I asked their Founder, Kyeong, to tell me a little about their work and history to date, and following is what she said:
Some say Jeju is beautiful when viewed from 100 meters away. But if you look closer, there is a lot of garbage. The black rocks on the volcanic island of Jeju are full of waste. I set up Plastic Free Jeju to take action with citizen support. We hope to change mindsets here on the island. Although Jeju is famous for its drinking water, the consumption of bottled water by local residents is increasing. The garbage problem caused by this is very serious. Plastic bottled water is one of the most common types of garbage found in roadside bushes and beaches. To help reduce bottled water consumption, we have persuaded cafe owners in Jeju to provide free drinking water to anyone with a personal cup. Our group Plastic Free Jeju started in 2019. We pick up trash with the citizens and try our best to spread the Plastic Free Jeju campaign. Now, every weekend, we organize beach cleaning and urban plogging. Children participate in the plogging activities together, and together we perform our Plastic Free Jeju campaign song with them. I think picking up trash is important, but a lifestyle that doesn’t throw out trash is even more important. To do that, we need changes in our lives. I want Plastic Free Jeju to be a campaign that talks about life changes required for a sustainable global environment and leads our actions. I want to make a positive impact on citizens, government agencies, and help support others spread the word here in South Korea.Kyeong ah, Founder of Plastic Free Jeju
Eco-anxiety and Solastalgia
In late September, the 7th International Marine Debris Conference (7IMDC) took place in Busan, South Korea. It is the world’s longest-running international conference dedicated to the issue of marine litter and plastic pollution. I exhibited work at the 5th conference in 2011, and since then there has been a sustained effort by many to raise the harms associated with plastic. There is now near universal agreement that it is a harmful material.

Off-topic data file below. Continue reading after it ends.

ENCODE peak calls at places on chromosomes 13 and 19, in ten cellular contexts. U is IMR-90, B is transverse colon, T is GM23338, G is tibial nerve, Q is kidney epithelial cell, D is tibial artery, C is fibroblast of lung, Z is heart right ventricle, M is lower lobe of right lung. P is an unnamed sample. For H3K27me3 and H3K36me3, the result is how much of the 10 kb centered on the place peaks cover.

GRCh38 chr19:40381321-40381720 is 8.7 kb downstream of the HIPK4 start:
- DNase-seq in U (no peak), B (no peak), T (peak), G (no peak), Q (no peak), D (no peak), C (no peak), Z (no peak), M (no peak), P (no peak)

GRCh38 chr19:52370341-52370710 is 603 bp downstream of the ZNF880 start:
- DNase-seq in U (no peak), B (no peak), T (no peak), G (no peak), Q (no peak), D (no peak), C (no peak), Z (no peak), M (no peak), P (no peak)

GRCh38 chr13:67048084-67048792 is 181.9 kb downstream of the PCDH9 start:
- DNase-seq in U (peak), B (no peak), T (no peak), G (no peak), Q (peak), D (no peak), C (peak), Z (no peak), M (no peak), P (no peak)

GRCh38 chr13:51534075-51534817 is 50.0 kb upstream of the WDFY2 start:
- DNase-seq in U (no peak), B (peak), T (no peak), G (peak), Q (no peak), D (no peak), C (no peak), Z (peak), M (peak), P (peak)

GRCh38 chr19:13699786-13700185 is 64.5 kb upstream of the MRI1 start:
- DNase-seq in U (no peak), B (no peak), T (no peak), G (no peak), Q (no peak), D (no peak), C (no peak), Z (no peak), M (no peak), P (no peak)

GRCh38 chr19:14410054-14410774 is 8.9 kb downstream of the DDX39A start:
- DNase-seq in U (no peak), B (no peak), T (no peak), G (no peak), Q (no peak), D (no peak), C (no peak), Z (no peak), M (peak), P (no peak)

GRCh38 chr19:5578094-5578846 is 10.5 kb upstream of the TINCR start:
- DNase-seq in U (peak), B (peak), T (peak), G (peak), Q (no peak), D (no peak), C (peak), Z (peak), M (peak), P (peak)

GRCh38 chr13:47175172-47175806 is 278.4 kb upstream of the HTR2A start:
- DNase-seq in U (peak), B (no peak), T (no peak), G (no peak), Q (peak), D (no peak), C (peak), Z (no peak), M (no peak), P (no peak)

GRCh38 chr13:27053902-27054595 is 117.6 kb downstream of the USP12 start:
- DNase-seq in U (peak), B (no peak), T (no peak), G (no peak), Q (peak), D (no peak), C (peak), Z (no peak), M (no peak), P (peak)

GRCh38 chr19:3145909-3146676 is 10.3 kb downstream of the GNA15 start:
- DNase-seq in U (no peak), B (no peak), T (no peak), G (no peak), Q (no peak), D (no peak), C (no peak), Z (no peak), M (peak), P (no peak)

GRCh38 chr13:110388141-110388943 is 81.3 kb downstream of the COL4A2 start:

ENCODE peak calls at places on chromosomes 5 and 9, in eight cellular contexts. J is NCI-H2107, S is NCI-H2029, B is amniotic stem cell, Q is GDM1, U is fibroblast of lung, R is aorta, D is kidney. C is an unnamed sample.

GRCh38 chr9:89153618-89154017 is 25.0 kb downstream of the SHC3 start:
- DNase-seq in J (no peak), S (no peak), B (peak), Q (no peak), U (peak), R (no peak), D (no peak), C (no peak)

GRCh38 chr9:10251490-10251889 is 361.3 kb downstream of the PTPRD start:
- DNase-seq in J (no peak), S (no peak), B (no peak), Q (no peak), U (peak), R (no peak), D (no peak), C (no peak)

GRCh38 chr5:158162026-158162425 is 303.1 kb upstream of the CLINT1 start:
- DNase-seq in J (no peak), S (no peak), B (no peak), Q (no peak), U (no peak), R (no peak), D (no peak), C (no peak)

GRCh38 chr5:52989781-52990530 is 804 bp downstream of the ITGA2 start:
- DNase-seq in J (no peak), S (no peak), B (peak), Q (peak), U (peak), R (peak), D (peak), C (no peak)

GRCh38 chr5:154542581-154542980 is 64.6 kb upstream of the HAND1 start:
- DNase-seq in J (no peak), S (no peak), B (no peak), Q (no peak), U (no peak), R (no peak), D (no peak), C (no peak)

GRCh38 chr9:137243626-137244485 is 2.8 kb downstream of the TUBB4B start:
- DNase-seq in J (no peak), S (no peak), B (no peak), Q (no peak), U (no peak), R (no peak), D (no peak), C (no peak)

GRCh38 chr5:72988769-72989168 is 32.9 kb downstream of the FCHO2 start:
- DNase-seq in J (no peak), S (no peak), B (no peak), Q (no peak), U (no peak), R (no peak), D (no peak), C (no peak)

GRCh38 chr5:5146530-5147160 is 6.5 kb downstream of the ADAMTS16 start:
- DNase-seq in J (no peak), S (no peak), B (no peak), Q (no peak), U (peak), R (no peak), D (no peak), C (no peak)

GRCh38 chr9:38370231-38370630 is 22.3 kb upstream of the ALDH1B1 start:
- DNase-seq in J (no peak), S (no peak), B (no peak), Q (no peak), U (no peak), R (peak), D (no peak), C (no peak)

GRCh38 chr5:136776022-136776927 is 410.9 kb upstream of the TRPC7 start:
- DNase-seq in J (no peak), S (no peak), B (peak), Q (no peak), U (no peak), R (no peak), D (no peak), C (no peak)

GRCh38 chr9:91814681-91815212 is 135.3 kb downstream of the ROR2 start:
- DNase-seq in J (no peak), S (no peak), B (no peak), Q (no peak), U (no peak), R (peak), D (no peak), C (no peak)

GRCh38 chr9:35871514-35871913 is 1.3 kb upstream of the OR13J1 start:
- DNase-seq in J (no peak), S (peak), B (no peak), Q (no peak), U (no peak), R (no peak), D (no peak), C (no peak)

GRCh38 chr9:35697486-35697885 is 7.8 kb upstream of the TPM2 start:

Given plastic’s wide use and starring role in many of our daily lives, any attempt to cut our ties with it completely might seem fruitless and impossible. I’ve been making artwork connected to plastic waste for more than 30 years—as for myself, my thoughts about the subject have changed. More recently my thoughts have shifted towards a more philosophical approach rather than a continuation of my activist art practice. I recognize that, for some, this might sound like a cop out. Not so, as I have read more academic papers which connect the subject matter within a wider framework of eco-anxiety and solastalgia, I see and understand that economies which prioritize symbolism in communicating use waste itself symbolically. The goods we use and consume through this form of communication tether us to the profit motive, which is at the cornerstone of neoliberal economies, thereby rendering the environmental change we need almost impossible.
Of course, that doesn’t mean that choosing a bamboo toothbrush, rejecting a plastic straw, joining a beach cleanup, and so on is redundant. These actions are part of the mechanics of internal psychological shifts in perspective and should be encouraged. I hope my thoughts and creative practice will have some impact here in South Korea, but there’s no doubt that I will be taking fresh and new perspectives back with me to Cornwall.
You’ll be able to read more about Andy and his work in South Korea on his website later this autumn.